Saturday, 26 November 2011

How to make a complete buffoon of yourself by not learning enough Spanish (aka Venezuela trip part 2)

(Part 1 is here)

I had my alarms set on the wrist watch that I had borrowed from Murali for 7:00 a.m and 7:15 a.m. However, they failed to wake me up. I blame this on them being too feeble. However, I was up by 7:30 a.m. My first thought was to locate a bakery (panaderia) and get some coffee / breakfast, but I had conveniently forgotten the Spanish term. The helpful manager came to my rescue once more and gave me directions. It was bloody hard for me to communicate that I am vegetarian there, and besides, everything they had seemed to have some meat. I was about to give up and buy bread when I noticed that they had something labelled "Ricotta". I pointed to it and went through my "sin carne, sin pollo, sin pescado" routine and the shopkeeper responded with "Si. Puro Queso". I was convinced and bought that. It was as bad as the coffee was good and it took all my willpower to eat it.

I had been dissuaded at the hotel by the manager and her assistant from using public transport to get to Terminal de Oriente, primarily thanks to the sketchy nature of the location where I would have to make the switch from the tube to the bus, Petare by name. Lonely Planet also told me that this once beautiful colonial town was deemed too dangerous at the time of research. I decided to take the chance nevertheless and took the train from Chacao.

On alighting at Petare, I tried to look as inconspicuous as possible, which, frankly was made easy by my brown skin. Finding the bus was surprisingly easy, but not before I had to pass through a dirty flea market. I proceeded to Terminal de Oriente from there and many strange hand signs later, I had my ticket to Santa Elena for 3:45 p.m. The return journey to the hotel was eventless. Petare reminded me of Kalasipalya, dirty and shabby.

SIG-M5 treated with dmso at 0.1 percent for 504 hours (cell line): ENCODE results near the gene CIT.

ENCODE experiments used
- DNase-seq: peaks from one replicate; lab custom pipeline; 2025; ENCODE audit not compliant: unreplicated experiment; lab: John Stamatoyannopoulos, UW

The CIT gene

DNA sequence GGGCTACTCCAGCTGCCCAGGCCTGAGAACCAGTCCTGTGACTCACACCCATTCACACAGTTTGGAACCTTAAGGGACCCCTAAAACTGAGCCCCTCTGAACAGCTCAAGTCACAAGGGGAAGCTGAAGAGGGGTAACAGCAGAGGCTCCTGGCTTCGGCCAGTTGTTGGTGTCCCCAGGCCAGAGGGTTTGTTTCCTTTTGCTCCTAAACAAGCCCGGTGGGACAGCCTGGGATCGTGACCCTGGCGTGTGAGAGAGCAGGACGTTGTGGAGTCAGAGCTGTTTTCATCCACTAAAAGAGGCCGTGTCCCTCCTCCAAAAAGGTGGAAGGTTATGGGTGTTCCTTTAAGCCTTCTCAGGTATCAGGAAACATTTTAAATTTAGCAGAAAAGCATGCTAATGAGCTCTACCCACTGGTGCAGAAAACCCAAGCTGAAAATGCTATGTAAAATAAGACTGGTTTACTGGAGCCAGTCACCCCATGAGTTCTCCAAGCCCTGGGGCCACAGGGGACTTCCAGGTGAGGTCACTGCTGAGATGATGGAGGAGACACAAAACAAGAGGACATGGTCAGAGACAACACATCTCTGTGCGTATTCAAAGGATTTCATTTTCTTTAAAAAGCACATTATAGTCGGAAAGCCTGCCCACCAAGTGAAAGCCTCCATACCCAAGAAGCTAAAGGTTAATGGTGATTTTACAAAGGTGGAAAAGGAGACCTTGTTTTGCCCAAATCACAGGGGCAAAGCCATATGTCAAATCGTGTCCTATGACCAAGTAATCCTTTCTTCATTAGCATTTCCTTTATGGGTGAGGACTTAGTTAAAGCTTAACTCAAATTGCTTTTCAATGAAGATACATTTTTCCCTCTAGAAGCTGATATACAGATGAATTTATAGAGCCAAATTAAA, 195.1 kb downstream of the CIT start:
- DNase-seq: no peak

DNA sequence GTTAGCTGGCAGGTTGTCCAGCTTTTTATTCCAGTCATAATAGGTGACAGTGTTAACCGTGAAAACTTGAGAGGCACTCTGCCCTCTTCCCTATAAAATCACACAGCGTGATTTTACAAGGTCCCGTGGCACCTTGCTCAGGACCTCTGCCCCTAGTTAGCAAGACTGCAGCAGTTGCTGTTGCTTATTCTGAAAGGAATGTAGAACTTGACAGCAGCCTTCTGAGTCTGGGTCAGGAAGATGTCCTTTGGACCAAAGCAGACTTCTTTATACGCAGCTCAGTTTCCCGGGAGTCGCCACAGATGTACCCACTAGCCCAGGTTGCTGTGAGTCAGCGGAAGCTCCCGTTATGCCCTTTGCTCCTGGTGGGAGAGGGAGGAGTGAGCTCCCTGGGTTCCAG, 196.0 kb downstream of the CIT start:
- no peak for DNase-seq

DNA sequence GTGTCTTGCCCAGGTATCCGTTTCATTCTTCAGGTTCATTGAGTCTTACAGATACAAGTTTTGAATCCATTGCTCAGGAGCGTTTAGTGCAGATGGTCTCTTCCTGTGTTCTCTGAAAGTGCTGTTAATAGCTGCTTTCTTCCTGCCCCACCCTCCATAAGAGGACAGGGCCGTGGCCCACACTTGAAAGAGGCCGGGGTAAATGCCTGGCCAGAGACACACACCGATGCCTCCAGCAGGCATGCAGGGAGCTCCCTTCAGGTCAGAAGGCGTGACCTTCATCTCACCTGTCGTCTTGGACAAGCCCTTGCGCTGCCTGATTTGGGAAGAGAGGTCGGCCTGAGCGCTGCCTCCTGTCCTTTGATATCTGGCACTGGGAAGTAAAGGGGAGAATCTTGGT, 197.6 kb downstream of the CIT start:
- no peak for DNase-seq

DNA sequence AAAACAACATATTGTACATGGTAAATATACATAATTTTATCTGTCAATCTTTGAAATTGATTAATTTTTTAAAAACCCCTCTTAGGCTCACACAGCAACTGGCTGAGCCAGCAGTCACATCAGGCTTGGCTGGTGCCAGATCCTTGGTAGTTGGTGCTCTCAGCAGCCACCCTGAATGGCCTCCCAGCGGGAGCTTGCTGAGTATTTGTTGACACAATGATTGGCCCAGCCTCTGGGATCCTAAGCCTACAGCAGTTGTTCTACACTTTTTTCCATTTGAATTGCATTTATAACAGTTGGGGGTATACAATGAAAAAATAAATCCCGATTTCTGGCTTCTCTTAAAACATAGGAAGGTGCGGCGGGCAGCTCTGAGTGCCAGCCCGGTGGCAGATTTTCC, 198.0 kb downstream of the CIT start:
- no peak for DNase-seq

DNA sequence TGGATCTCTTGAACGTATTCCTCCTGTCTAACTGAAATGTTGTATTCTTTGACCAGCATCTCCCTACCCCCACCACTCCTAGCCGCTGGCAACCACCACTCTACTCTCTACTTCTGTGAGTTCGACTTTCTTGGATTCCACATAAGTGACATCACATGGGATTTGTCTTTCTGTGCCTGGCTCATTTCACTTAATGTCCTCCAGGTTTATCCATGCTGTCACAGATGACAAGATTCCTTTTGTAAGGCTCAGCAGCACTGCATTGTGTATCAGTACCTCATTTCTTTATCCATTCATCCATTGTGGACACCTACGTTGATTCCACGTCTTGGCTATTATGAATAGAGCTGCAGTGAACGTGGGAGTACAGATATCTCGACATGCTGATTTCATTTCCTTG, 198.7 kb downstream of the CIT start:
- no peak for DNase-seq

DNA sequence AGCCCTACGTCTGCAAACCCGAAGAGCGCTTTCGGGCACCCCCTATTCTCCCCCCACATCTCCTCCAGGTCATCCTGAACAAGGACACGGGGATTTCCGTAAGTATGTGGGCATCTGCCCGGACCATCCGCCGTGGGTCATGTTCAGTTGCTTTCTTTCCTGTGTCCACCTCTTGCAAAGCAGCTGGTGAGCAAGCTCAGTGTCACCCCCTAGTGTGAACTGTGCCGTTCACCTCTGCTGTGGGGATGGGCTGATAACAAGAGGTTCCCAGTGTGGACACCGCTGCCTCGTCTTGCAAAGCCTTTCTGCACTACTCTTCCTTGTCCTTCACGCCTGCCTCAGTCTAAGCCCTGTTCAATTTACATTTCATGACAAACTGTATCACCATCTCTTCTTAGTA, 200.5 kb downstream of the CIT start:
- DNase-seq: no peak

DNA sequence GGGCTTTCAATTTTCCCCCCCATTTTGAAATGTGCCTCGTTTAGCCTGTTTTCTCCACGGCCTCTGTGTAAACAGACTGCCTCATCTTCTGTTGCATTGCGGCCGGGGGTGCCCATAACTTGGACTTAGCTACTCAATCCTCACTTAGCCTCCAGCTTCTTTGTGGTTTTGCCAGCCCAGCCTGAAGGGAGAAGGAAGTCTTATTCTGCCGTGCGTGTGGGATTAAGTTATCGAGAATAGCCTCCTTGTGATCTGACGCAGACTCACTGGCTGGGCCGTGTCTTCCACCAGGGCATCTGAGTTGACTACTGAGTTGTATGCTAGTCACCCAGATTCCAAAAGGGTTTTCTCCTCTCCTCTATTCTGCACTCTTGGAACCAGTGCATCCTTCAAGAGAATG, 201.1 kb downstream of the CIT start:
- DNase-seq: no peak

I had a few hours to spare and decided to explore the Altamira / Chacao area on foot to look for other vegetarian food options. I might as well have decided to build a bridge across a mighty ocean with rocks carried by monkeys. Finally, I found one place which had Sopa Espinaca on its menu. Thankfully, the serving was huge. I had that and bought a few fruits for my bus journey from a supermarket. By now, the clock was striking 12:30 p.m. and I had to return to the hotel to pack and leave. I asked the manager for a taxi at checkout time and packed up.

The running themes of this travelogue can be invariably linked to my ineptitude in Spanish and my vegetarianism. Any mention of the latter would elicit at best a sympathetic smile or, at worst, a derisive snicker from the women and a hearty laugh from the men. I found this mildly amusing, as, I am sure, many of them found me. Very few of them had seen any Indians, and certainly no one whom I met had. This added to the amusement.

Any way, I found myself at the bus station 2 hours in advance. The terminal is located well outside the city. There is nothing around either. Stuck with 2 hours to kill there, I decided to eat something at the cafeteria at the bus station. Thankfully, their vegetables were there on a counter and I was able to point and make signs. A hearty meal (which I would not touch with a stick back home) of lettuce, tomato and sprouts with some salt on them, with fries and an omelette later, I was ready to leave Caracas.

There not much to relate about the ensuing bus journey apart from how supremely comfortable the Marco Polo buses are. I did get a tiny scare at the place where the driver stopped for dinner where I had a cheese sandwich (much laughter followed my "strange" request), coffee and Jugos de Guayaba (Guava juice). I came out to not find the bus where I had left it, at a petrol station. Thankfully, a local pointed out that it was parked in front of the restaurant. I waited at the door, determined to get in as soon as the door opened, Lonely Planet in hand and drew a number of enquiries from fellow travellers. When the door opened, I just found my seat and relapsed into slumber.

1 comment:

Vidya Vasuki said...

Gut, gut. Keep it coming.